Date #4 was 36, sweet, and worked in holistic medicine. He told me he could heal people with his energy. While an intriguing conversation and a great show for Oprah, I was also not bringing that home to Mom.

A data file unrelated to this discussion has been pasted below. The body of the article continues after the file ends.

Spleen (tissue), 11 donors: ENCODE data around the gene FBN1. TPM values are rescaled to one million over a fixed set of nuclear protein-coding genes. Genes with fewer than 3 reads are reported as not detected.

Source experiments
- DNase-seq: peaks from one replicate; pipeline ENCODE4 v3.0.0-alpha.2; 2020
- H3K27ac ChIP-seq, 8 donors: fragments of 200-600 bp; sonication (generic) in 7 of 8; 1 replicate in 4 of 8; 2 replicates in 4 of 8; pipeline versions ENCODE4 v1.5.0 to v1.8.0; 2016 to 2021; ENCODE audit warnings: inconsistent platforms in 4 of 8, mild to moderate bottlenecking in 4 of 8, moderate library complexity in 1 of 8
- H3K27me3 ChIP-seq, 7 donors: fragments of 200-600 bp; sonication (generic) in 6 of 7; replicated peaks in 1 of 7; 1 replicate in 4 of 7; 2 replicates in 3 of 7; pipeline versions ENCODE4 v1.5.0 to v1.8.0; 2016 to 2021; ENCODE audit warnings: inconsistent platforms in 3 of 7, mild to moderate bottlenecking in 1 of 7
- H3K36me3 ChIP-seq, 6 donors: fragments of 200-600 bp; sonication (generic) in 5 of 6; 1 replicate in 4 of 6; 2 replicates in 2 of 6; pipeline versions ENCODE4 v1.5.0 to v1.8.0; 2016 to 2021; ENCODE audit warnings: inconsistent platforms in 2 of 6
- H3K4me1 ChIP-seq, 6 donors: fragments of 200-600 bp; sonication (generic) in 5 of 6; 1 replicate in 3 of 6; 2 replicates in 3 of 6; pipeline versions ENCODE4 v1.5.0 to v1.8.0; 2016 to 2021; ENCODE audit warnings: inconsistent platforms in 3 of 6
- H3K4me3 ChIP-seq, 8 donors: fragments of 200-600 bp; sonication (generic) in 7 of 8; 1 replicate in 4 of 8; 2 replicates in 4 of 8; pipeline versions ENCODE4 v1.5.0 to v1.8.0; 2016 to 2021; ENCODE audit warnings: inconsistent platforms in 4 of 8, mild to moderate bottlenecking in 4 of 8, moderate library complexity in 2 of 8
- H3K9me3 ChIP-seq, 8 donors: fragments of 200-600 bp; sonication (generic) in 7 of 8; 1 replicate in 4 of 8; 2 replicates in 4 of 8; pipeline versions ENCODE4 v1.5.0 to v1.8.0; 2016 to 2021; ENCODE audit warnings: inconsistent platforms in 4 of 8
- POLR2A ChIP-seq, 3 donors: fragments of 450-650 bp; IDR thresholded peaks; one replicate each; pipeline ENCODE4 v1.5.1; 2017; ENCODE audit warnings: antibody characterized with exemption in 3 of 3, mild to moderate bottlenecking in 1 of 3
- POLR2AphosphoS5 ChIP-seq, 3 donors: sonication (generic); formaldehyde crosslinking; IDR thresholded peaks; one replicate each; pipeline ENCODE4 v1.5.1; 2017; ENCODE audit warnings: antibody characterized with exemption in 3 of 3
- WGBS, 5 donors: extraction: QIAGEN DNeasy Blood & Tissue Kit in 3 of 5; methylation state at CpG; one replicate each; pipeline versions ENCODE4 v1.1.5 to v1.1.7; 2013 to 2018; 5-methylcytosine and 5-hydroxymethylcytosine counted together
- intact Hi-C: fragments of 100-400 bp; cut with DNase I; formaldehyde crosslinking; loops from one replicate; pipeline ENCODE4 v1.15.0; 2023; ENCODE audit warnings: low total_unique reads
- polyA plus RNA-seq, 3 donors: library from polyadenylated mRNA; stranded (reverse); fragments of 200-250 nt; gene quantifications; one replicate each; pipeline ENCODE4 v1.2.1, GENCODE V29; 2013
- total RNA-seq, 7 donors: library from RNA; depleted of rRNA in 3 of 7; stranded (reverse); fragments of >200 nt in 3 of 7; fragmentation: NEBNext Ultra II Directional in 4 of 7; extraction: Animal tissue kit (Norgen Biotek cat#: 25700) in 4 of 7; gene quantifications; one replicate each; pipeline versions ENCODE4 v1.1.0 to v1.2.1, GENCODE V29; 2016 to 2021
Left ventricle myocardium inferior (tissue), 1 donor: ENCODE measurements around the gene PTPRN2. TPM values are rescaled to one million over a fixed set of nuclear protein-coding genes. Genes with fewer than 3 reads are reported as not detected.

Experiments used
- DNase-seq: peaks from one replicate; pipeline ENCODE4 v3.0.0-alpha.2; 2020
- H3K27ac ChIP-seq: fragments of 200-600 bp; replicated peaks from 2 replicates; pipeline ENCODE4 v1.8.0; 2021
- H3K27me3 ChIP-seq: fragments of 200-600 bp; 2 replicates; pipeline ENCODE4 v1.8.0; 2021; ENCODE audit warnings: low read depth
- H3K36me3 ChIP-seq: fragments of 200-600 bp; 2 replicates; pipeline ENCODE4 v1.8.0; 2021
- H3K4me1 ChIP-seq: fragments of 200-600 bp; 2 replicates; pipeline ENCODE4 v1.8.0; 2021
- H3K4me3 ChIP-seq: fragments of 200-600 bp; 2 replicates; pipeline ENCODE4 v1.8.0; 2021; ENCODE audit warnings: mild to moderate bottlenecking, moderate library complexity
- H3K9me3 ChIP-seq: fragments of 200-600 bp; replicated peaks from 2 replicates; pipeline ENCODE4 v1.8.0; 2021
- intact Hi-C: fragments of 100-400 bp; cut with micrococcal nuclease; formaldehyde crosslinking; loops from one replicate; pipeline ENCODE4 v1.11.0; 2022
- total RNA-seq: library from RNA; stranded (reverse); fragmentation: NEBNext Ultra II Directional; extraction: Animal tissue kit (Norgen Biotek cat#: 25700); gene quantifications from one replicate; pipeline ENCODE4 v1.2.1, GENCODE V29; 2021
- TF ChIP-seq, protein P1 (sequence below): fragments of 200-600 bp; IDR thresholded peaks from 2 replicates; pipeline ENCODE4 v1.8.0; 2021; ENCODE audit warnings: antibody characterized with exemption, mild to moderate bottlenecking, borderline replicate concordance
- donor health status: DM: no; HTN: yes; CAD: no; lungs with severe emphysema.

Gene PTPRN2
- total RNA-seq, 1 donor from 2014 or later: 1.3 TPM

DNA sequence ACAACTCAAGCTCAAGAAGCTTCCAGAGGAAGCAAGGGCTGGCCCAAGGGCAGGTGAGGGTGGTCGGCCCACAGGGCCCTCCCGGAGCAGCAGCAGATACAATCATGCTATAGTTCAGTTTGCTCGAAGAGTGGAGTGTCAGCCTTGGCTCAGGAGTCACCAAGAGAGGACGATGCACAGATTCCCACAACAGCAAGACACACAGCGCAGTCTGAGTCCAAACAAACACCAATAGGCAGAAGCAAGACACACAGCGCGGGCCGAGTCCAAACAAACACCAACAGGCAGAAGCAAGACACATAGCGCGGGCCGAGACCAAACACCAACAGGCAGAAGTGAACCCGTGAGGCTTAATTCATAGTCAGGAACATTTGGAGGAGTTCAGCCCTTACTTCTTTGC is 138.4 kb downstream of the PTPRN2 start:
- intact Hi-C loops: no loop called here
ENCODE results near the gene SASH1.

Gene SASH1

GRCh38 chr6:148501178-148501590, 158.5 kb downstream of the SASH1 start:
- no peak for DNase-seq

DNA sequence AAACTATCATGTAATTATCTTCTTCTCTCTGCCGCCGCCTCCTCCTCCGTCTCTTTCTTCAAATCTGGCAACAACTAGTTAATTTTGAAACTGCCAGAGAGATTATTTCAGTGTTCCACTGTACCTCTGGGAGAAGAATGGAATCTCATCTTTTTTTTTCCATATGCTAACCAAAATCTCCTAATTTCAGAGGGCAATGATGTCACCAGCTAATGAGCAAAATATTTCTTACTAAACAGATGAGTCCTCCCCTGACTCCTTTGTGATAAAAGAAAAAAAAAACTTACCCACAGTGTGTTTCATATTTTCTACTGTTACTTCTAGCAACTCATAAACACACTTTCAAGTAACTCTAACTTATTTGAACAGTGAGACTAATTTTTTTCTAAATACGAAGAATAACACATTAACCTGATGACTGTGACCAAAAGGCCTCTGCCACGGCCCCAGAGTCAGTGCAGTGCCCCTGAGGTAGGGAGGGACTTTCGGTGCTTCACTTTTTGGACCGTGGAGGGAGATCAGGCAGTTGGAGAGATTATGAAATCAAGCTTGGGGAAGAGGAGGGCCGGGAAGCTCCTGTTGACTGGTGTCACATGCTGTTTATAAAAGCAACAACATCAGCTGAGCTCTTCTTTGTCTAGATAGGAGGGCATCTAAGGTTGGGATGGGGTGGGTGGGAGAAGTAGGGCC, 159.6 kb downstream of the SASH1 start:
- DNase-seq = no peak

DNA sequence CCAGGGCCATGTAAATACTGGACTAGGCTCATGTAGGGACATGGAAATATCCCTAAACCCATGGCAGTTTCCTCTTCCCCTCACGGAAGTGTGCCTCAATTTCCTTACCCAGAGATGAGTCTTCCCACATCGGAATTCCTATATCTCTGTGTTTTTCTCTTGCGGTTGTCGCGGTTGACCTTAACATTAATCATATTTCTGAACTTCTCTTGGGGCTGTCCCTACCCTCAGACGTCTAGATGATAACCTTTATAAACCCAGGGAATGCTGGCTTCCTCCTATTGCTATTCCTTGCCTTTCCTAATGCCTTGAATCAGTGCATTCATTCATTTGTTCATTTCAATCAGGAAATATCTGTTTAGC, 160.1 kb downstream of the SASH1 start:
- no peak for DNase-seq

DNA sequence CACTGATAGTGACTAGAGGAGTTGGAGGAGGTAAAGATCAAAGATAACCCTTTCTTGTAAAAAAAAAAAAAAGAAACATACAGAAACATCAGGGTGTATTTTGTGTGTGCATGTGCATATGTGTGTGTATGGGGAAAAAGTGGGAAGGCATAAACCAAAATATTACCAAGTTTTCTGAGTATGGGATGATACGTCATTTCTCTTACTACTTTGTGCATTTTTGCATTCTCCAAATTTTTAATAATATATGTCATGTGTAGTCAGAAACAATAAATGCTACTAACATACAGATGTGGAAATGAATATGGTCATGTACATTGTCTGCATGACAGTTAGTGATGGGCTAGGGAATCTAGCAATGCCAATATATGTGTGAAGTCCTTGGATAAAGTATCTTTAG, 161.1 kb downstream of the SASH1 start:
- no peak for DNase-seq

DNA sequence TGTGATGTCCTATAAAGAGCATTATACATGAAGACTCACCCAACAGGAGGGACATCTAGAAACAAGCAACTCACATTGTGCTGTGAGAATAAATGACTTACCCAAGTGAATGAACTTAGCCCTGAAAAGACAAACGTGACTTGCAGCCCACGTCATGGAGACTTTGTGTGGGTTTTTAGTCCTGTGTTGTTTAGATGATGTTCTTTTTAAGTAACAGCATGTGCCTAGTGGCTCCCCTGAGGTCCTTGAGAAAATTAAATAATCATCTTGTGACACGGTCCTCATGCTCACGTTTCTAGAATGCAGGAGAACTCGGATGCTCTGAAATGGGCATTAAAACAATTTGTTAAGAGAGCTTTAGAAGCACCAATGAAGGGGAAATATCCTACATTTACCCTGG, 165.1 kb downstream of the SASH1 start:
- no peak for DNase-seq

Date #5 – I went on a few dates with this one. He seemed pretty normal. He was a six-foot-four, 33-year-old attractive techie literary-nerd. He wore the Steve Jobs uniform of a black turtleneck and jeans, loved all things Apple, drove a Prius, was a foodie, and worked in development at a production company. Or he did work there but he eventually admitted he’d been fired – which isn’t a big deal – but as a couple dates unfolded and he’d drop more and more bits of information – I started to wonder just how long ago he was fired. Last month or last year? Nonetheless, this wasn’t the deal breaker. It’s a tough economy, a cruel business and unemployment can be embarrassing, particularly for a guy, to go around flaunting. The real problem was the lack of chemistry. I need a little more rough and tumble to my man. Since I wasn’t really feeling it and we hadn’t kissed yet, I wondered if I could set him up with my girl friend who might be a better fit for him. But our third date crashed and burned before I would get the opportunity to play matchmaker. He took me to a hip downtown restaurant and followed it up with drinks. I had already made my final determination that there was zero chemistry between us and this would be our last date but I politely accepted having the drink. He’d just thrown a hundred down on dinner, I didn’t want to be rude. But apparently my date wasn’t feeling the chemistry on his end either because partway through our drinks, I notice him starting to zone out, so I say lightly, “Looks like we’re both losing steam…” I meant because we both woke up early that morning, but he responded with, “I know. I’m SOOOOOOOOOOOO BORED.” I was stunned. I’ve never had a guy say that. Wow. I’ll put him in the weird category just because… who says that? I was bored, too, but I wasn’t going to exclaim it with a bullhorn. After paying the bill, we walk to his car in silence. It was highly amusing to me that this just happened. Up to that point, I had been flooded with compliments by men and I was feeling like the best thing to hit the online market. This was life’s hilarious way of leveling me out.